Documenting the Coming Singularity

Saturday, March 10, 2007

Your Brain May be Trying to Tell You Something

I'm making my way through Ray Kurzwell's book, The Singularity is Near, and I must tell you that I had no idea how far along researchers are in their quest to reverse-engineer the human brain. I'm learning things about my brain (and yours) that are blowing my mind! Let me share a few of them.

Our Brains Are Making Up Most of What We "See"

"Although we have the illusion of receiving high-resolution images from our eyes, what the optic nerve actually sends to the brain is just outlines and clues about points of interest in our visual field. We then essentially hallucinate the world from cortical memories that interpret a series of extremely low-resolution movies that arrive in parallel channels" (pg 186).

This sort of explains the unreliability of eye-witness testimony, doesn't it?

"Even though we think we see the world so fully, what we are receiving is really just hints, edges in space and time" (pg 187).

Making it Up as You Go Along

"...the detailed arrangement of connections and synapses in a given region is a direct product of how extensively that region is used. As brain scanning has attained sufficiently high resolution to detect dendritic-spine growth and the formation of new synapses, we can see our brain grow and adapt to literally follow our thoughts" (pg 173).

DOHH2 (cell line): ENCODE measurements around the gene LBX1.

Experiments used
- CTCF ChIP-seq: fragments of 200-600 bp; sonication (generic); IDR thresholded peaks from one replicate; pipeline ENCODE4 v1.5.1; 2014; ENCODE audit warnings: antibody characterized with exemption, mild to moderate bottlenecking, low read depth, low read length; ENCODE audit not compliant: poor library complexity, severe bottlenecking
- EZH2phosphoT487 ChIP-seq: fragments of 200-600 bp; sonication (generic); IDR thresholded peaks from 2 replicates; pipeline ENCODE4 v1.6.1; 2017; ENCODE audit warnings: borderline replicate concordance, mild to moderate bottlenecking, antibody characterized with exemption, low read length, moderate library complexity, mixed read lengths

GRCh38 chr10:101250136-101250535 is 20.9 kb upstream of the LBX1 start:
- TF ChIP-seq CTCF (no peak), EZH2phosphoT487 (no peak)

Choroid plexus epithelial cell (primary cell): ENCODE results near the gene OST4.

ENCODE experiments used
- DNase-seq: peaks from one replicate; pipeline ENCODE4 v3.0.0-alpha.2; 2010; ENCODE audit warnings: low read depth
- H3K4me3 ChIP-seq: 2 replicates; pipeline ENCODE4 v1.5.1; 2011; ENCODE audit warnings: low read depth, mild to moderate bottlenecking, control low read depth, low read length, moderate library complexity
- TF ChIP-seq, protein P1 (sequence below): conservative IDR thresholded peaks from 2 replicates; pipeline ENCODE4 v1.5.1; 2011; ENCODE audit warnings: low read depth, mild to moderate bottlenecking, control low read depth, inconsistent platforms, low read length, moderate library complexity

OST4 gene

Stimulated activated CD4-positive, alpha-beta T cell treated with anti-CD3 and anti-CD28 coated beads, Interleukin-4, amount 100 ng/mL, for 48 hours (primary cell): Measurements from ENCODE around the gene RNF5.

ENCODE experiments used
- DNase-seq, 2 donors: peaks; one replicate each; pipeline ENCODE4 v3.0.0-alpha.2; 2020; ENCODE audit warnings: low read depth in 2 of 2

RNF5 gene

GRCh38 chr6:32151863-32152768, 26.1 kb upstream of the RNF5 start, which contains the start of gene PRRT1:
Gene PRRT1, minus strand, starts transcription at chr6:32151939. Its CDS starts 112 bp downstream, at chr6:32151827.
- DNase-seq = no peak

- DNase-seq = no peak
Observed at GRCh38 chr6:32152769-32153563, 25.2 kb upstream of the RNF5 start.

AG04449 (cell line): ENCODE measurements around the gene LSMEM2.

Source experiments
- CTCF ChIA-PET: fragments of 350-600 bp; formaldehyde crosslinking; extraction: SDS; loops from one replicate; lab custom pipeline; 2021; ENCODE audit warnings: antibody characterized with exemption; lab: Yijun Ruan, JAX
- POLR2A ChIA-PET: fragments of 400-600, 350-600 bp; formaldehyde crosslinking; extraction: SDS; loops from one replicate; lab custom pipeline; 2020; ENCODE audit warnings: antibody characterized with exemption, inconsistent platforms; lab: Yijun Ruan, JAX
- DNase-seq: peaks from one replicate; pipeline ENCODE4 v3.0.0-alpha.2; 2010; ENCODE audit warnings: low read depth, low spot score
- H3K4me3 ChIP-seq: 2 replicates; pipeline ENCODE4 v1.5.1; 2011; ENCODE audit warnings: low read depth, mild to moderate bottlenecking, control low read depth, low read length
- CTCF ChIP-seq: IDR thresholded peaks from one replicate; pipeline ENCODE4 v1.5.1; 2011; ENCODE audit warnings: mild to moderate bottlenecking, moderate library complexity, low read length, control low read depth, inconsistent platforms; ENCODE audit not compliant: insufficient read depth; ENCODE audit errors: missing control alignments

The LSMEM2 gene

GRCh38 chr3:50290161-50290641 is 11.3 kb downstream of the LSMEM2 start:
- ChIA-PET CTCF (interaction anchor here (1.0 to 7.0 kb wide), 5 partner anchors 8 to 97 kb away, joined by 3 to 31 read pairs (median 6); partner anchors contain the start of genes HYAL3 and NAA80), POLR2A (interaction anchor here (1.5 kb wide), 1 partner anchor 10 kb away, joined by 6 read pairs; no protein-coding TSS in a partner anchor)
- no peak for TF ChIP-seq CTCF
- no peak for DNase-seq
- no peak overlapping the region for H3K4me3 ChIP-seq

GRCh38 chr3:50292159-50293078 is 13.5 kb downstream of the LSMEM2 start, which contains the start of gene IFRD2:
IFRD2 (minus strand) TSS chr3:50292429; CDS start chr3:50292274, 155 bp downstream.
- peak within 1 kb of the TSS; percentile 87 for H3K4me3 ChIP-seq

"You create your brain from the input you get" (pg. 175).

Your brain has "plasticity," which means that its physical structures change and adapt to what you learn. And here's the coolest part...You don't even have to carry out the action; you can rewire your brain simply by imagining the actions. This is why "visualization" works.

"It is not even necessary to express one's thoughts in physical action to provoke the brain to rewire itself" (pg 175).

Who's Really In Charge Around Here Anyway?

"Work by physiology professor Benjamin Libet at (UC Davis) shows that neural activity to initiate an action actually begins about a third of a second before the brain has made the decision to take the action, The that the decision is really an illusion, that 'consciousness is out of the loop.' The cognitive scientist and philosopher Daniel Dennett describes the phenomenon as follows: 'The action is originally precipitated in some part of the brain, and off fly the signals to muscles, pausing en route to tell you, the conscious agent, what is going on (but like all good officials letting you, the bumbling president, maintain the illusion that you started it all'" (pg 191).

This is all very strange and difficult to grasp. The implications are far-reaching in the extreme and bears quite a bit of thinking about.


StephUF said...

So does that mean when I used to trip on acid, I was really seeing the real world?

bmahfood said...

Naw, just a more imaginative interpretation than normal.

Anonymous said...

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